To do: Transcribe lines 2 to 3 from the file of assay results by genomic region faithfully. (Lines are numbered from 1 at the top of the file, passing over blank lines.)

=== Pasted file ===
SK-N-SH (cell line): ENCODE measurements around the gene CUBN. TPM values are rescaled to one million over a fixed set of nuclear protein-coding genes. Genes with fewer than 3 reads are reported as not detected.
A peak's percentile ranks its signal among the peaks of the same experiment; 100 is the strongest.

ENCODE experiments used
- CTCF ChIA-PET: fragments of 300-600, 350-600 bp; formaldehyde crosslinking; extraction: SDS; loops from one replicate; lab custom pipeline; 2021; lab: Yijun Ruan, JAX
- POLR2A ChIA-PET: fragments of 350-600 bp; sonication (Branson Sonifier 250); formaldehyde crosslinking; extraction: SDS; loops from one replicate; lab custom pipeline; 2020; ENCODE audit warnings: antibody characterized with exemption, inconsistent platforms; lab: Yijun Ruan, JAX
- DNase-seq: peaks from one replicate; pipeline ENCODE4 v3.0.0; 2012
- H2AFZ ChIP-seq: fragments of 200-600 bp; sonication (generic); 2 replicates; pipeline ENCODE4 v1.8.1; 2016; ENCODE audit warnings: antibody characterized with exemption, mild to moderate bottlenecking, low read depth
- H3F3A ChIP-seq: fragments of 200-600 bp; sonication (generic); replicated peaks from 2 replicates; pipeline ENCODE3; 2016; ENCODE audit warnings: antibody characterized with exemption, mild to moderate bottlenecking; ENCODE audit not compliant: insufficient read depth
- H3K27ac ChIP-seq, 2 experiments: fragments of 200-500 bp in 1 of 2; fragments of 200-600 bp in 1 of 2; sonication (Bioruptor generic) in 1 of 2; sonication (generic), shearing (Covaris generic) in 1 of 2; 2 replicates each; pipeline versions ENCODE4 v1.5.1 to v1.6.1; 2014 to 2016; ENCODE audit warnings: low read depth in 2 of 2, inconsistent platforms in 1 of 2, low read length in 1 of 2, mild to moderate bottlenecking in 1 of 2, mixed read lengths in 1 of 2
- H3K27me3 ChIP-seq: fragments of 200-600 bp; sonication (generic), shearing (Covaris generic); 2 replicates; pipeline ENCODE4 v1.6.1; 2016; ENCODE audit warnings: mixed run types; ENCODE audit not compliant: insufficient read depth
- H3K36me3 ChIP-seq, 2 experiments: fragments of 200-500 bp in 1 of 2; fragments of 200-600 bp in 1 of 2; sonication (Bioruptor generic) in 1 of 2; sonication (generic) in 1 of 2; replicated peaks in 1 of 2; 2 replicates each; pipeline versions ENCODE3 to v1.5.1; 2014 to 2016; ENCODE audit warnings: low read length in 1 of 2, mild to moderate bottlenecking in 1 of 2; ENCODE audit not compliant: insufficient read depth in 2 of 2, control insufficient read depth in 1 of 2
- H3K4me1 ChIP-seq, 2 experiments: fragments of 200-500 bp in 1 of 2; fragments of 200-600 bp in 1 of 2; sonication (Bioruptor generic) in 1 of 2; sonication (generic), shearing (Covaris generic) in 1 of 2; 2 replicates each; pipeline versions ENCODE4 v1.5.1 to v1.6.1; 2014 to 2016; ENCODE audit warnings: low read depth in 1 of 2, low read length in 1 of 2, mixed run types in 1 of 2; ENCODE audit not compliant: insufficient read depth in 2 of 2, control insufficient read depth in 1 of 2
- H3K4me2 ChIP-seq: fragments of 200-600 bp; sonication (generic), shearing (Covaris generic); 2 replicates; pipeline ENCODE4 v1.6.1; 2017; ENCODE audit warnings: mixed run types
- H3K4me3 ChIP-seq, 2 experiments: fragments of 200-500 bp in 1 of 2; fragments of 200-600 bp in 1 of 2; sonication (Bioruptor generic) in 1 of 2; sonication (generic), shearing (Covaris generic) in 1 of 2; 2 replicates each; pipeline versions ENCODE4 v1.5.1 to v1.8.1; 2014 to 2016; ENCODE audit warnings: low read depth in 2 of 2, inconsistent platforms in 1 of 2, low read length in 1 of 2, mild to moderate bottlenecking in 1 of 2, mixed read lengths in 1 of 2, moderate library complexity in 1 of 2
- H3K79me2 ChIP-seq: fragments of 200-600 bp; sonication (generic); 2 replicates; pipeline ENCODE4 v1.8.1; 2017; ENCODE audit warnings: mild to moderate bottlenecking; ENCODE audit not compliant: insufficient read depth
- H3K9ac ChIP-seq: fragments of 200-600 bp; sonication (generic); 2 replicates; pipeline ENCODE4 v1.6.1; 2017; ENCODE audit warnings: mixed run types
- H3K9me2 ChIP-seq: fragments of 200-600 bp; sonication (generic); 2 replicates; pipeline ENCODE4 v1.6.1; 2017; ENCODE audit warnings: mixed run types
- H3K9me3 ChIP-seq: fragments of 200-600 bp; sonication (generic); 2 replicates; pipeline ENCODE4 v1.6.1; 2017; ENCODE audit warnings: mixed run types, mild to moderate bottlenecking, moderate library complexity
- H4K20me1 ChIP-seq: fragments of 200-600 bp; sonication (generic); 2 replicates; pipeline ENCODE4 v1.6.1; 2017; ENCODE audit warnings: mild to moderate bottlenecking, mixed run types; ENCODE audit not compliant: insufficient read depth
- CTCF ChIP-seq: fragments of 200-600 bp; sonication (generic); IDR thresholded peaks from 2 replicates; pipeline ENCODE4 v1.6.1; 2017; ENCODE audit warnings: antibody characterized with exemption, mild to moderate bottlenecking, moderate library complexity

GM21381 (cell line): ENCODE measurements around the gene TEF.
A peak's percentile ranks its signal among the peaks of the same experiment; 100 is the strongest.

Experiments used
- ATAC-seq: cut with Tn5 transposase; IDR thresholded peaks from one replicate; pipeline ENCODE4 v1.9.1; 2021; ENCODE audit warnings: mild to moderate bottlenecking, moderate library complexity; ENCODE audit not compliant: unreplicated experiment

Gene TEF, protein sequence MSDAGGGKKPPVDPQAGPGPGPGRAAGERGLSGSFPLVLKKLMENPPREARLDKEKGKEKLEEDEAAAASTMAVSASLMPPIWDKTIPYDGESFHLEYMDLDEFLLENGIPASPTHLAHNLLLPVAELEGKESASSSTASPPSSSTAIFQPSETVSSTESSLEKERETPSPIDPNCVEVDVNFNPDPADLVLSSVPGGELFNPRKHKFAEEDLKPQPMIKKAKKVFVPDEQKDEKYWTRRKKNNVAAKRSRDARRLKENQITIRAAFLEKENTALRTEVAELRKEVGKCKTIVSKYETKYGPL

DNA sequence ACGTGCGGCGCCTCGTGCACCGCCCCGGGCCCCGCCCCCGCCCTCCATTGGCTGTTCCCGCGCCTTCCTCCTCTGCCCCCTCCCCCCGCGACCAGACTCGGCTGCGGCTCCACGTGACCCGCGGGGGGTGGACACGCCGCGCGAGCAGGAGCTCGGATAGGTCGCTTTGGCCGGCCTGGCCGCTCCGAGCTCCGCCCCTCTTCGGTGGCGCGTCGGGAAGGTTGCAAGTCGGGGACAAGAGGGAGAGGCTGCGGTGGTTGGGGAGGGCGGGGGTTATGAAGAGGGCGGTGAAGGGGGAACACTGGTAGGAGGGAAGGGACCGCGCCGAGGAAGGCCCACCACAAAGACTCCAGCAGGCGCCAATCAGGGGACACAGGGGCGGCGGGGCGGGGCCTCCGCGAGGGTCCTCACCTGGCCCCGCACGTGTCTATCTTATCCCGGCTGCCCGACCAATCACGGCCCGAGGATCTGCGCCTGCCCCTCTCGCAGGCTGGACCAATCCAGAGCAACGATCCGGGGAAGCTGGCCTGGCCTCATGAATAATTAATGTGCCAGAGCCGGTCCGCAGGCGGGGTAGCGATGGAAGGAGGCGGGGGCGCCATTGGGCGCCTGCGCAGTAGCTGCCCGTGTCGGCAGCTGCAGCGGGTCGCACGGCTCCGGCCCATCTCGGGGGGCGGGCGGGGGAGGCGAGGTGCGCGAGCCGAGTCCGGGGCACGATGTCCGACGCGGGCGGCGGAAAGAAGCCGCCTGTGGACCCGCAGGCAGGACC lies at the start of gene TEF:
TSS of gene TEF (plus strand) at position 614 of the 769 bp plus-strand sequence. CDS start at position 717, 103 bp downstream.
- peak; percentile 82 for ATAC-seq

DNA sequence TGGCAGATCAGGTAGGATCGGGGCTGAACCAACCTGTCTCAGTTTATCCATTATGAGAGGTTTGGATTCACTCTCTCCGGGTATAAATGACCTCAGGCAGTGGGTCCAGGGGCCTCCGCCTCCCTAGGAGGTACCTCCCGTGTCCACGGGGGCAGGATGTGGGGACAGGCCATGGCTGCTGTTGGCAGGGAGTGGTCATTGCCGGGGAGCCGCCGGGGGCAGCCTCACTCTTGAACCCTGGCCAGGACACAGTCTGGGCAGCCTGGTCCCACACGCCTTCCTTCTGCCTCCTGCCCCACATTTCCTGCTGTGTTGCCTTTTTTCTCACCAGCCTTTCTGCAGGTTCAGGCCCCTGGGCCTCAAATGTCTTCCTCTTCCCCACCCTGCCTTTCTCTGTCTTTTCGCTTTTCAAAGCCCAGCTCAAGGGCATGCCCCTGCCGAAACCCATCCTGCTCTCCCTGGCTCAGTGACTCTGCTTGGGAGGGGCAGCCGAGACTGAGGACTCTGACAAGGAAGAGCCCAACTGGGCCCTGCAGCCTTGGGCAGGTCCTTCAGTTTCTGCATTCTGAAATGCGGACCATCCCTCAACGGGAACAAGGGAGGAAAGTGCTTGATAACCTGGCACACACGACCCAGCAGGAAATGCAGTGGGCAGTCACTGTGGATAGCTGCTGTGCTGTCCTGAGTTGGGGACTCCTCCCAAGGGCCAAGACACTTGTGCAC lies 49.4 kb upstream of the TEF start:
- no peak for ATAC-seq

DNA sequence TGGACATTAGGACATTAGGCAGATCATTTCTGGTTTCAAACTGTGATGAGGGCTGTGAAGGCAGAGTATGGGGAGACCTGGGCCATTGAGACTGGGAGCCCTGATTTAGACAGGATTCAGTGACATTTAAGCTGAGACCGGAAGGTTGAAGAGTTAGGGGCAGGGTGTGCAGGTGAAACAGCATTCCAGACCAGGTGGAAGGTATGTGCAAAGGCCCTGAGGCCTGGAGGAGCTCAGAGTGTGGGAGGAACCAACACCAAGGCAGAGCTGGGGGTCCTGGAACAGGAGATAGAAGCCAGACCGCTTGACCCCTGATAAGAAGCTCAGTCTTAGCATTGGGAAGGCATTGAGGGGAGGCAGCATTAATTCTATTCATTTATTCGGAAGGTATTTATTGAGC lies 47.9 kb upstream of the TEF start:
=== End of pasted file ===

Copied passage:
A peak's percentile ranks its signal among the peaks of the same experiment; 100 is the strongest.

ENCODE experiments used